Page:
Cardiovascular Disease among Asians and Pacific Islanders (CASPER)
A collaboration with Kaiser Hawaii
Cardiovascular disease (CVD) is the leading cause of death in the U.S., with total costs (including hypertension) of nearly $300 billion in 2008. The progression of CVD occurs over many years and is influenced by a series of demographic, clinical and psychosocial factors that vary across populations. In the U.S., these factors are poorly understood among Asians and Pacific Islanders. This is troubling because Asians are now the fastest growing minority population in the U.S., having increased by 43% in the past decade from 10.2 million to 14.7 million.Similarly, Native Hawaiian and other Pacific Islander populations have increased by more than 35% during this same time period. While Asian populations in the U.S. are commonly thought to be healthier than other minority groups and Non-Hispanic Whites, emerging research suggests that some Asian subgroups and Pacific Islanders might be at higher risk for CVD and associated poor outcomes. With such population growth, the health of these populations will have an increasing impact upon future U.S. health care needs and costs.
One reason this knowledge gap has persisted is the use of the broad “API” (Asian and Pacific Islander) or simply “Asian” designation in health research. This designation obscures important differences among the various API subgroups that are associated with CVD prevalence and outcomes, , including body mass index; socioeconomic status; smoking, diet, and other health behaviors; and level of acculturation in the U.S. Furthermore, limited evidence suggests there is as much as a six-fold difference among API subpopulations in rates of CVD. Previous studies, for example, show age-adjusted prevalence of CVD among API subpopulations ranging from 1.7% to 5.2%; stroke from 0.3% to 1.8%; and peripheral vascular disease from 0.9% to 3.4%. While the reasons for these wide differences remain largely unknown, very few well-designed studies have examined risk factors for CVD prevalence and outcomes among disaggregated API subpopulations. In addition, Pacific Islanders (50%) and Asians (15%) are among the most likely Americans to report belonging to more than one race. Although the recent growth in mixed-race populations is expected to continue, there is currently no information available about CVD among mixed-race populations.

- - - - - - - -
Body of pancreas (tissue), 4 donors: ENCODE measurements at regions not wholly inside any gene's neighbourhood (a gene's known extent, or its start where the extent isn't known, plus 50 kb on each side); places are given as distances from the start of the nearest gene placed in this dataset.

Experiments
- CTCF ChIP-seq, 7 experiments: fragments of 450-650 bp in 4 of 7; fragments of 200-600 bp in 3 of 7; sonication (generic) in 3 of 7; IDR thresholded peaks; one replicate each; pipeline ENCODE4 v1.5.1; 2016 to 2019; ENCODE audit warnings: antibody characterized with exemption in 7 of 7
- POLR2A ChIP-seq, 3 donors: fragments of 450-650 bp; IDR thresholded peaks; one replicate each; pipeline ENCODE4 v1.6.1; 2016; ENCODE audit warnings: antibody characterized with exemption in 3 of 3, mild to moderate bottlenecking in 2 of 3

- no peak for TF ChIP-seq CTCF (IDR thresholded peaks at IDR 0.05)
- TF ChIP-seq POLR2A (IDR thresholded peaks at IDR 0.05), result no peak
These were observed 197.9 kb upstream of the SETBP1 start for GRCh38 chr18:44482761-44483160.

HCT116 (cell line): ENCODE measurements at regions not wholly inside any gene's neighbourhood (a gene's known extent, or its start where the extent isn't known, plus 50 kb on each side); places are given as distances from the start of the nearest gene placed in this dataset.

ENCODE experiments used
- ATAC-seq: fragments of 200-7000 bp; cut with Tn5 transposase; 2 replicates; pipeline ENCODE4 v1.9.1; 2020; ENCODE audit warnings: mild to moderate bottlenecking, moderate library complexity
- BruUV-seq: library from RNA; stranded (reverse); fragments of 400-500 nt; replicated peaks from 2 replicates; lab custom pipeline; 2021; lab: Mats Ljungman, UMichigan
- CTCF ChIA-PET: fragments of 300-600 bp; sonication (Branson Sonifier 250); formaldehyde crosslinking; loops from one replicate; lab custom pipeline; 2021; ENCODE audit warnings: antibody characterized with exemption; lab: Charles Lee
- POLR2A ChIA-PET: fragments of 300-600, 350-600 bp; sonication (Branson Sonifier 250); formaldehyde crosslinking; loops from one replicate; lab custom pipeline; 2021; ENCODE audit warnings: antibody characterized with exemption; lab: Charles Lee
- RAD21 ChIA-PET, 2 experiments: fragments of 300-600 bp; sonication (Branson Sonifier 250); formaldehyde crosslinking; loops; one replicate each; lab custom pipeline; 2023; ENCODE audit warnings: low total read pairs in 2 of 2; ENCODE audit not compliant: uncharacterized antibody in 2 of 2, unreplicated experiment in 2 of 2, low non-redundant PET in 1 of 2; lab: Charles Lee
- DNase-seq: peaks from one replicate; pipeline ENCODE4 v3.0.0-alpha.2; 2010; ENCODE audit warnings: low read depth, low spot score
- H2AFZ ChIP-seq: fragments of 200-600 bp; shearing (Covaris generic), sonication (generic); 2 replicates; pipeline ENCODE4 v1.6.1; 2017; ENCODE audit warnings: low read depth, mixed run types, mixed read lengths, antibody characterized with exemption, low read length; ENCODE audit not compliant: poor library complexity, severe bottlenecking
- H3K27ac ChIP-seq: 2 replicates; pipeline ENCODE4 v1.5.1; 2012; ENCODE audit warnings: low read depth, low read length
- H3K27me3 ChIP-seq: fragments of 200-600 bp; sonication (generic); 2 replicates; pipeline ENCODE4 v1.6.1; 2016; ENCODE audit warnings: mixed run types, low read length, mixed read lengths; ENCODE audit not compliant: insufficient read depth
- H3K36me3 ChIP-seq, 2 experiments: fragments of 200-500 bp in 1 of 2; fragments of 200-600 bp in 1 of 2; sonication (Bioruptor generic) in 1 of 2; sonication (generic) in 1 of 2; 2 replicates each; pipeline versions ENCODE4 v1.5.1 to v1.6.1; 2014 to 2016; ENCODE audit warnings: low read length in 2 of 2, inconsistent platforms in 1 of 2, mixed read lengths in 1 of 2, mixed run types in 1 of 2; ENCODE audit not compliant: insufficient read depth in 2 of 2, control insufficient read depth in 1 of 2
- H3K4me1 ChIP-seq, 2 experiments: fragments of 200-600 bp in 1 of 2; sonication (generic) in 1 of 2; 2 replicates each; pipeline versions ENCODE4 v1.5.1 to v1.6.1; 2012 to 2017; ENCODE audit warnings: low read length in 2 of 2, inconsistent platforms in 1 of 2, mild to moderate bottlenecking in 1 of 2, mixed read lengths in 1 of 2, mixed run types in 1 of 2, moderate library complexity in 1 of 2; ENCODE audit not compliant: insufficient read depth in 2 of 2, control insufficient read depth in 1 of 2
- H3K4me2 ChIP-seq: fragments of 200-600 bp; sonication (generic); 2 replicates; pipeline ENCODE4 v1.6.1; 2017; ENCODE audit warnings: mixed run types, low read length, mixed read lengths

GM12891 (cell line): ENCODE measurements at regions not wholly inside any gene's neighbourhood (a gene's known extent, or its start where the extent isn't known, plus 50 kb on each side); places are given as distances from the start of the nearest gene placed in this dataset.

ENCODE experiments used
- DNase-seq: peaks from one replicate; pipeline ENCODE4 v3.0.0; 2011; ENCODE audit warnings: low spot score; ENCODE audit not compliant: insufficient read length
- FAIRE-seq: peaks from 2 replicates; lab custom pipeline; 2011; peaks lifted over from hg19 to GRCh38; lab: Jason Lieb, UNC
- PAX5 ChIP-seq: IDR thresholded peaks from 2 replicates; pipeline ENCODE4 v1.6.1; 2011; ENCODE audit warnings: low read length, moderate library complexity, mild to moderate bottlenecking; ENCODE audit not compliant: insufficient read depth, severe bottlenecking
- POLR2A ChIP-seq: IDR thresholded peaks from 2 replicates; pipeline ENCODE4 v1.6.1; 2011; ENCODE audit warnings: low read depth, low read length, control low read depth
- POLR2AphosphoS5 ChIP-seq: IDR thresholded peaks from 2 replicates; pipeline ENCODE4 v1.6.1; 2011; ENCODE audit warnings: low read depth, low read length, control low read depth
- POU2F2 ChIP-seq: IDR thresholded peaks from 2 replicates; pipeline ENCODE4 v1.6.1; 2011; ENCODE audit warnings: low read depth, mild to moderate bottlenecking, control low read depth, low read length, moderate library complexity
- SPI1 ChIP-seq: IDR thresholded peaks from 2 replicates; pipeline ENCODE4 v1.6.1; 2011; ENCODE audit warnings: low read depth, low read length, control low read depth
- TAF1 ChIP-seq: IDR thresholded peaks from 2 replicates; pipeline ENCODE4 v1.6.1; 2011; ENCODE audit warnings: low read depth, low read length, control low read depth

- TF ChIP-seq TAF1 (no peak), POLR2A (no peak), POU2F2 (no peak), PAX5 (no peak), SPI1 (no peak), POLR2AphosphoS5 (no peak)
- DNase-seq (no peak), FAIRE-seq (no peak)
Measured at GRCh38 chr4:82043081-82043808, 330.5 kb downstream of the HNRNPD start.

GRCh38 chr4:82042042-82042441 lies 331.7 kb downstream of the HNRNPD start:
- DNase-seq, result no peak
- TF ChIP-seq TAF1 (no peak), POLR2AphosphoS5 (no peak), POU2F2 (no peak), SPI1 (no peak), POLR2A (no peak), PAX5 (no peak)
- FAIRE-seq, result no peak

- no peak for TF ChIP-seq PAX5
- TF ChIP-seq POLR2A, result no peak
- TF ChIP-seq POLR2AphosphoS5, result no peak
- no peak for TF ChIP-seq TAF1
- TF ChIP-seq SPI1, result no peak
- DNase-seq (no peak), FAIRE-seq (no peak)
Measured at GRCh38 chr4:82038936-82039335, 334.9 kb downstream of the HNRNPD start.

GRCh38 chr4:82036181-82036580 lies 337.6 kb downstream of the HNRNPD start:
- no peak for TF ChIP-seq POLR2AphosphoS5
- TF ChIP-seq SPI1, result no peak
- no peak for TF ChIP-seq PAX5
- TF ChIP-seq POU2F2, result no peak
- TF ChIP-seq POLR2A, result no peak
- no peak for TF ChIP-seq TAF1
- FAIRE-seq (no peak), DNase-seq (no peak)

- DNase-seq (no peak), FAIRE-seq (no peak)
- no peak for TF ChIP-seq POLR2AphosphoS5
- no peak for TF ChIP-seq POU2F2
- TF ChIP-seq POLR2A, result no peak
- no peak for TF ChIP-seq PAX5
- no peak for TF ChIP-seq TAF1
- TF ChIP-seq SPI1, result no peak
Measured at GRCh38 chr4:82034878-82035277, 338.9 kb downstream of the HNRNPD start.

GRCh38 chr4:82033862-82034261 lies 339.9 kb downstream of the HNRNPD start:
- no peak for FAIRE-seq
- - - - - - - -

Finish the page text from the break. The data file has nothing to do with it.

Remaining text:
To fill this important gap in knowledge about health disparities among API, we will measure CVD prevalence and outcomes among 9 well-defined API populations. Our multi-disciplinary team will comprehensively assess the role of demographic, clinical and psychosocial factors in explaining observed differences in CVD prevalence and outcomes. A better understanding of the underlying and potentially modifiable factors contributing to the health disparities experienced by these groups is critical to designing and implement effective intervention strategies to reduce CVD mortality and morbidity among these populations.
1. National Institutes of Health NIH, Lung and Blood Institute. Morbidity & Mortality: 2012 Chart Book on Cardiovascular, Lung, and Blood Diseases. February 2012.
2. Humes K.R. JNA, Ramirez R.R. Overview of Race and Hispanic Origin: 2010: U.S. Department of Commerce, Economics and Statistics Administration, U.S. Census Bureau; 2011.
3. Holland AT, Palaniappan LP. Problems with the collection and interpretation of asian-american health data: omission, aggregation, and extrapolation. Ann Epidemiol. 2012;22(6):397-405.
4. Holland AT, Wong EC, Lauderdale DS, Palaniappan LP. Spectrum of cardiovascular diseases in Asian- American racial/ethnic subgroups. Ann Epidemiol. 2011;21(8):608-614.
Aim 1: Describe differences in the prevalence of CVD among Asian, Pacific Islander, and mixed-race API subpopulations.
Aim 2: Determine whether demographic, clinical and psychosocial factors explain observed differences in CVD prevalence among these populations.
Aim 3: Describe differences in secondary CVD outcomes and quality of life, and determine whether demographic, clinical and psychosocial factors explain observed differences in these variables.
Latha Palaniappan, M.D., M.S.
Beth Waitzfelder, M.D.